Transportation is a major force for economic growth and development plans are always a hot yet controversial topic in the news. The World Economic Forum ranked the UK 11th in Ground and Port infrastructure and 8th in Air Transport infrastructure. The UK government and most political parties have in recent years, been in favour of investing in some of the largest transport developments to support an ever-increasing population.

As Connor Bowman, Junior GIS Analyst at Future Climate Info recently highlighted, the UK’s largest airport Heathrow, is currently working at 98% capacity. The UK rail network is also outdated compared to China and Japan, which have invested billions in establishing modernised and efficient high speed systems. China has invested in the world’s largest bullet-train network, which covers 20,000 km (12,500 miles) of high speed rail lines, which according the The Economist, is more than the rest of the world combined.

Improving transportation requires much time, recourses and finance; therefore the cost effectiveness of such projects is important to consider. The Heathrow expansion proposals have been estimated to cost the tax payer around £18 billion. Yet it is expected to make back £211 billion by 2050. HS2 is predicted to cost £55 billion but is calculated by the government to return £15 billion every year.

A major controversy regarding these infrastructure developments is the environmental and social disruption that is likely to take place as a result. Many development proposals create upset on local communities for the green space that is required to build. Living on a small island, it is arguably just as important to protect the little undeveloped land we have, as it is to meet high demand for efficient and modern transportation.

The Heathrow expansion has been largely criticised for the air and noise pollution it is likely to present local areas. When London and surrounding areas already exceed air pollution limits, it is understandable that there are concerns among surrounding communities. The HS2 proposed route has also received criticism for the environmental turmoil that is likely to occur. The Wildlife Trust has voiced their concerns over the impact on wildlife and has campaigned for habitat restoration and creation projects to limit disruption.

Both developments have upset local residents within surrounding areas. Many homes will be bought by the government and demolished to create extra space for these developments.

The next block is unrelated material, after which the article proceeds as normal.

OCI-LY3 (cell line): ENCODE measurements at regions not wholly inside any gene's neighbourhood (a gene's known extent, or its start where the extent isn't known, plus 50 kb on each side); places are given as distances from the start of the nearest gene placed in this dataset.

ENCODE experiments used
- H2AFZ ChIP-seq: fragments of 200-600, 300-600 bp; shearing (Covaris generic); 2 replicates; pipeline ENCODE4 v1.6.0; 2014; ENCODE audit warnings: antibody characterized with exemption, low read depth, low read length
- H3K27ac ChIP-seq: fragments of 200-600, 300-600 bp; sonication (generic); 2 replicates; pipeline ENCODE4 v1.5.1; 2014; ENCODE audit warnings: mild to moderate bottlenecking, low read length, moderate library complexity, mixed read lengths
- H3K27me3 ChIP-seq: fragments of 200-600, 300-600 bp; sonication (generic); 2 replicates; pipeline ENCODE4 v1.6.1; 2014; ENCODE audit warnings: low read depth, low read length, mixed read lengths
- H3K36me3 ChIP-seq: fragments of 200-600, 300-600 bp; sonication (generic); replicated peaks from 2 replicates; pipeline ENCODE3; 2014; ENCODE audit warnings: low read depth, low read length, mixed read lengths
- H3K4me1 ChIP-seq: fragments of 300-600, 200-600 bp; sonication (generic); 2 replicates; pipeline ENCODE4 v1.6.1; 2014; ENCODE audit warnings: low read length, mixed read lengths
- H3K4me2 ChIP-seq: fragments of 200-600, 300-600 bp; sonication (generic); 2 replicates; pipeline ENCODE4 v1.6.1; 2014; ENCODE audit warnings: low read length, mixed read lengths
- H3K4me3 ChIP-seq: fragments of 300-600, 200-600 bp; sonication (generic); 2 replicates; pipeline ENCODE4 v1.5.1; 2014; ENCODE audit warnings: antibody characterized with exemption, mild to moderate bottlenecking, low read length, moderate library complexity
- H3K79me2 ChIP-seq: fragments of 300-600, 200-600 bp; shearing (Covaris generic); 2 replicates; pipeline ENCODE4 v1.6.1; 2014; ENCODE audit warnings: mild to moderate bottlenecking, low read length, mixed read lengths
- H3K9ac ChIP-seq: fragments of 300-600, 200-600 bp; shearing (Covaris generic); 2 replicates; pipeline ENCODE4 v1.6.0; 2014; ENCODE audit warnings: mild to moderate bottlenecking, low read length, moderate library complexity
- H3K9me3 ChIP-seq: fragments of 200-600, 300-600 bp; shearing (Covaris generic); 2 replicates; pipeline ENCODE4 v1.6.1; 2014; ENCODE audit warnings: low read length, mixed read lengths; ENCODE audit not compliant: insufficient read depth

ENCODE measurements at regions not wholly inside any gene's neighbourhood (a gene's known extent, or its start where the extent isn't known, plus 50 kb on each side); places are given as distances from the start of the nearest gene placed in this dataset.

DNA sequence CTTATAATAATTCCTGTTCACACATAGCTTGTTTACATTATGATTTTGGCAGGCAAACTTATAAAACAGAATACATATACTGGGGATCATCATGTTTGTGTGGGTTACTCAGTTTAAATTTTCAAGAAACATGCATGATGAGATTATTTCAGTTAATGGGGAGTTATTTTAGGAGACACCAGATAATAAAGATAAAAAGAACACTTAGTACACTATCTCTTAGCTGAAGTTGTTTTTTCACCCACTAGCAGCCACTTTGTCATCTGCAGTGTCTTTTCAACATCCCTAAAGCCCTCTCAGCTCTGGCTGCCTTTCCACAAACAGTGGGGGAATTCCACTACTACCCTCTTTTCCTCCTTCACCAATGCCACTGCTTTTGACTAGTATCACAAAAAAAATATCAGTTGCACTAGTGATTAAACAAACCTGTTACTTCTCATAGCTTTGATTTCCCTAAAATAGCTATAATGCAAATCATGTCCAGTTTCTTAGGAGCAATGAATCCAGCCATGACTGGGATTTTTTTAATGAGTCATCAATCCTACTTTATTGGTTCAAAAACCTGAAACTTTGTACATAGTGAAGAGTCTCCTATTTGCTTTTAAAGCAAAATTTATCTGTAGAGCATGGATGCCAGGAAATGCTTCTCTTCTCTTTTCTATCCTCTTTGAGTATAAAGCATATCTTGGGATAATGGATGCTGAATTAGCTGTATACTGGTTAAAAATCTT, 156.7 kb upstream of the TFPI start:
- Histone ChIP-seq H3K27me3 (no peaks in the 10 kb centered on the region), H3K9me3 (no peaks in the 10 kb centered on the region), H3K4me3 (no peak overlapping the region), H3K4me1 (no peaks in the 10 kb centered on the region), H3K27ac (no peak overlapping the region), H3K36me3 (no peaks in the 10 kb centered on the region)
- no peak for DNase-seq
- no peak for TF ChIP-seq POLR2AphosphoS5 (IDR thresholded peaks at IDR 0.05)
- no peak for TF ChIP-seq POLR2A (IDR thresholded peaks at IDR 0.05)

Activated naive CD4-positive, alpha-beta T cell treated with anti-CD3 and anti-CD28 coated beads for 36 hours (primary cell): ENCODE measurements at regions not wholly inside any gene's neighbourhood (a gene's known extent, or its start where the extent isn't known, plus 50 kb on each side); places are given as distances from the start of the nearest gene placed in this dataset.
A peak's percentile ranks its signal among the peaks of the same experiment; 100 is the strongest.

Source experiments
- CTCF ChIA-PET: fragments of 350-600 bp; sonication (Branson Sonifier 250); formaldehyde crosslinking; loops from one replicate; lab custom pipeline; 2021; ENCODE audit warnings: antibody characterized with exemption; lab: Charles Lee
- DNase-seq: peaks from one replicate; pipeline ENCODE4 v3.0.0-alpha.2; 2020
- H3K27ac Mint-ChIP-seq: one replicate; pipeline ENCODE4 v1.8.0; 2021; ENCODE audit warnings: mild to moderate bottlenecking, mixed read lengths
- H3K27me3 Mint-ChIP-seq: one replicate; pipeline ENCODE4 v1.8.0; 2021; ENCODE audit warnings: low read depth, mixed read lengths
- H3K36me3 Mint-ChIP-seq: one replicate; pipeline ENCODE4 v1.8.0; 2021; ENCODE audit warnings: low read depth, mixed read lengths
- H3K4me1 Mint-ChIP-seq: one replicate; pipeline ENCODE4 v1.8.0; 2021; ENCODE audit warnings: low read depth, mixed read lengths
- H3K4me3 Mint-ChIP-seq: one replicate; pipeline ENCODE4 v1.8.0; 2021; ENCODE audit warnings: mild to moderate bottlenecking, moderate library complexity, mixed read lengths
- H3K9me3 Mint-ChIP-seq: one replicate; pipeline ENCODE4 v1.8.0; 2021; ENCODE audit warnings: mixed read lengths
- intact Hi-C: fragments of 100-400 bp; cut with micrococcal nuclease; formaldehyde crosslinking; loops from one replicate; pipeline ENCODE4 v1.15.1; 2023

The government has offered home-owners within a 120 metre radius of the HS2 line a further 10% on top of the asking price for their properties. However with rising house prices, it is unlikely that this amount would cover the cost for residents to move to a nearby town.

With the Conservative Government winning the general elections, it is likely for both of these plans to be delivered as suggested in the Conservative Manifesto. However even if for some reason, there are further political changes to government (which is not impossible given current political unrest), and this affected the proposed transportation plans, the UK will still require its infrastructure to be developed. If the current Heathrow and HS2 plan were to be scrapped, an agenda to develop another airport or create another rail route is inevitable.

With major national infrastructure plans and a rising demand for more homes to be built, it is essential for conveyancing solicitors to search for future plans that can have a significant impact of the living standards and value of a property.

That’s is why Searches UK highly recommend The Future Climate Info (FCI) Premium Residential report which helps property professionals and their clients to understand the issues in relation to Contaminated Land, Flood Risk, Ground Stability and Energy and Infrastructure, whilst complying with the Law Society Practice Notes on Flood Risk (February 2016) and Contaminated Land (April 2016). FCI provide the most accurate environmental search, using Land Registry property boundaries, and uniquely, as an RICS regulated company, provide a full risk assessment from an experienced Chartered Environmental Surveyor.

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